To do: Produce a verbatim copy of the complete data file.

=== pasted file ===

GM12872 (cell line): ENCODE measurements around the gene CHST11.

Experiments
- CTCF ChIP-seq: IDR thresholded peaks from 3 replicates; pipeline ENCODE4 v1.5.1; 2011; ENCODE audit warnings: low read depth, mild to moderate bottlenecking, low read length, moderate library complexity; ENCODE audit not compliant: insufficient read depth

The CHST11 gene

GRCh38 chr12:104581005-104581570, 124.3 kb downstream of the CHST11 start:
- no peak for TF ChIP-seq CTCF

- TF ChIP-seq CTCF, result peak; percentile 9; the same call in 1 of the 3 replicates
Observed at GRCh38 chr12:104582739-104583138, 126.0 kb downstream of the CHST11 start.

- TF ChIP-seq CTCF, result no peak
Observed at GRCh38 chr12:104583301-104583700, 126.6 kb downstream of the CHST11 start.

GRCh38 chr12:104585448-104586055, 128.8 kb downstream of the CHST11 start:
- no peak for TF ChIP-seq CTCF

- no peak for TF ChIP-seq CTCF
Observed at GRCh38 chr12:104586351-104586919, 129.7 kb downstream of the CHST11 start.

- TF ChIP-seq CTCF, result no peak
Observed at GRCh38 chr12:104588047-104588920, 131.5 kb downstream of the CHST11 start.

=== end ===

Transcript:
GM12872 (cell line): ENCODE measurements around the gene CHST11.

Experiments
- CTCF ChIP-seq: IDR thresholded peaks from 3 replicates; pipeline ENCODE4 v1.5.1; 2011; ENCODE audit warnings: low read depth, mild to moderate bottlenecking, low read length, moderate library complexity; ENCODE audit not compliant: insufficient read depth

The CHST11 gene

GRCh38 chr12:104581005-104581570, 124.3 kb downstream of the CHST11 start:
- no peak for TF ChIP-seq CTCF

- TF ChIP-seq CTCF, result peak; percentile 9; the same call in 1 of the 3 replicates
Observed at GRCh38 chr12:104582739-104583138, 126.0 kb downstream of the CHST11 start.

- TF ChIP-seq CTCF, result no peak
Observed at GRCh38 chr12:104583301-104583700, 126.6 kb downstream of the CHST11 start.

GRCh38 chr12:104585448-104586055, 128.8 kb downstream of the CHST11 start:
- no peak for TF ChIP-seq CTCF

- no peak for TF ChIP-seq CTCF
Observed at GRCh38 chr12:104586351-104586919, 129.7 kb downstream of the CHST11 start.

- TF ChIP-seq CTCF, result no peak
Observed at GRCh38 chr12:104588047-104588920, 131.5 kb downstream of the CHST11 start.